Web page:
Peter Hibberd, M.D., is a doctor whose advice is based on more than 28 years of hospital outpatient and inpatient experience. He is an experienced emergency medicine physician, surgeon, and consultant. Dr. Hibberd is certified by the American Board of Emergency Medicine. He is also a fellow and active member of the American Academy of Family Physicians, an active member of the American College of Emergency Physicians, and a member and fellow of the American Academy of Emergency Medicine. Dr. Hibberd has earned numerous national and international professional certifications, memberships, and awards.

Surgery to Relieve Foot Pain

Monday, 25 October 2010 09:13 AM

Question: The bones in the joint of my foot were surgically fused about six months ago. Prior to the surgery, I had undergone the usual cortisone shots, physical therapy, etc. for over a year. The surgery was supposed to take the pain away, but it's more painful than before. CT scan and X-rays look OK, and my surgeon has no explanation. Any ideas?

Dr. Hibberd's Answer:

Foot surgery involving fusion intended to relieve pain is usually done as a last resort. Post-operative foot pain can be as elusive as victims of back pain who see no improvement in their pain after surgical fusion.

Unfortunately, fusion of painful joints will only relieve pain if the primary cause was joint- or bone-related, and even then the results are not 100 percent. We, of course, assume that the fusion was technically successful … not all fusions actually achieve the fusion desired … and perhaps further procedures may be necessary to achieve a complete fusion.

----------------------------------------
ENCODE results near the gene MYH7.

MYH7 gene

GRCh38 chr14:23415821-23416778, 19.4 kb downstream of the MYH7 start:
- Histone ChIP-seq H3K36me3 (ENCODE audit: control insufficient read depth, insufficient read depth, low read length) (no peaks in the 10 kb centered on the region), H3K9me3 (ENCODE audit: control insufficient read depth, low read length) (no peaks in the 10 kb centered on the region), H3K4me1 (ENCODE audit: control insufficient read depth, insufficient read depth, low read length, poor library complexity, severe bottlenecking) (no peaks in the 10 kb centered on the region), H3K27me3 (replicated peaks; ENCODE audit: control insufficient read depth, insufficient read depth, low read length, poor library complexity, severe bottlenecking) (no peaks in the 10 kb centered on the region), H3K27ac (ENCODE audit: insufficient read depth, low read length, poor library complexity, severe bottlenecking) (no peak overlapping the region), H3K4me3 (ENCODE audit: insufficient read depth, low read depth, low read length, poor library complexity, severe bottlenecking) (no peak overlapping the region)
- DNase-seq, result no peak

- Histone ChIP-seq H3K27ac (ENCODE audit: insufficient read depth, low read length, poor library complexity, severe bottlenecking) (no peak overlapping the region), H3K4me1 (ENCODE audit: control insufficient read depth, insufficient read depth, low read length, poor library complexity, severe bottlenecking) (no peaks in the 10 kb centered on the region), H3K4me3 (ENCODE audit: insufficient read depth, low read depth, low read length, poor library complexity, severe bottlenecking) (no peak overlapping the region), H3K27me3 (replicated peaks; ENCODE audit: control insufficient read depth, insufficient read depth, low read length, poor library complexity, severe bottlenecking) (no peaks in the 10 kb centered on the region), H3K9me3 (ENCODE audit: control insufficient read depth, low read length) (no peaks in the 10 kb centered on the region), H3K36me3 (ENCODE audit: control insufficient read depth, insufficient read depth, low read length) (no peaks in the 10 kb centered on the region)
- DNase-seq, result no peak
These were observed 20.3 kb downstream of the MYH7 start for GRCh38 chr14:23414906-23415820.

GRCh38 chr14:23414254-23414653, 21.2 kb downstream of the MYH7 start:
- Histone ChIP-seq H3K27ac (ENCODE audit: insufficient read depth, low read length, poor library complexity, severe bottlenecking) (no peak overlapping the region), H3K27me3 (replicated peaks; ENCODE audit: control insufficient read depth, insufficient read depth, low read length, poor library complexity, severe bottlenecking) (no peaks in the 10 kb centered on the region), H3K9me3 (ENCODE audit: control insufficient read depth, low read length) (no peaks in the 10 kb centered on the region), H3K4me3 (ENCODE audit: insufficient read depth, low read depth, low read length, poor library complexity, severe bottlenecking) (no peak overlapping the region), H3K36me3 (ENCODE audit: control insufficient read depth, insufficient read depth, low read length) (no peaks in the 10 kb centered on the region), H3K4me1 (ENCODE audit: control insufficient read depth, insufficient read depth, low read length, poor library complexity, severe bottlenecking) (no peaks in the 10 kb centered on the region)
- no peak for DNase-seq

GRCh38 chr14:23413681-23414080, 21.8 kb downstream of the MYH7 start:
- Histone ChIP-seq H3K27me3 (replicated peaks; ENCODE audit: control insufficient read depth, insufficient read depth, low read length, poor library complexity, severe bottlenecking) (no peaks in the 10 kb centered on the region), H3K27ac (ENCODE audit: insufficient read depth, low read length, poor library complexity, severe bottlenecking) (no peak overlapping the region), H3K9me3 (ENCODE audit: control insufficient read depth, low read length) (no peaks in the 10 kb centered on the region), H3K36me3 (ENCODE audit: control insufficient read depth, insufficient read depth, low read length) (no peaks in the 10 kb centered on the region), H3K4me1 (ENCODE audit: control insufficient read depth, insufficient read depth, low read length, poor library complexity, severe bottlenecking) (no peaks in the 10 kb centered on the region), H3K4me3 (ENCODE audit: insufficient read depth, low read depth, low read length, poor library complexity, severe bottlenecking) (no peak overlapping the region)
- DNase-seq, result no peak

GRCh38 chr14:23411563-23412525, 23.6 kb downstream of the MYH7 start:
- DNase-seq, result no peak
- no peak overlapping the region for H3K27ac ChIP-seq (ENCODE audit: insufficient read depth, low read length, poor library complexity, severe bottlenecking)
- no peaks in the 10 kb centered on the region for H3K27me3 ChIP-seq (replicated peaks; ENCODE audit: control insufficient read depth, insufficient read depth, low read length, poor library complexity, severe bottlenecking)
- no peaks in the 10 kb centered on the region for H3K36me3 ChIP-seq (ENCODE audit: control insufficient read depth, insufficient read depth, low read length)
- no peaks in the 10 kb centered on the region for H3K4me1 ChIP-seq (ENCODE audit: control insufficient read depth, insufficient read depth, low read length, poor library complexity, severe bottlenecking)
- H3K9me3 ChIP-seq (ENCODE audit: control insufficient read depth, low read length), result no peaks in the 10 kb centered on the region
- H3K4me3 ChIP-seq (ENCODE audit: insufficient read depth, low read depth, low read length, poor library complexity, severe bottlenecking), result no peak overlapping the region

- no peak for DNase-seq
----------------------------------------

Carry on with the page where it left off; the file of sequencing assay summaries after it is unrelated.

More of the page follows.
Our feet are actually composed of multiple small bones held together by a weave of ligament and tendon structures within tendon sheaths. Disruptions and misalignments of the support structures around the bones of the foot and ankle will also cause pain. These structures are usually visualized well by MRI.

Unfortunately, surgical fixation using wire and screws may preclude you from having an MRI, so other diagnostic modalities are going to be needed. I recommend you seek a second opinion from an orthopedic surgeon who specializes in the foot and ankle, and you may even seek a neurology consultation to be sure this pain is not related to nerve damage.

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Monday, 25 October 2010 09:13 AM
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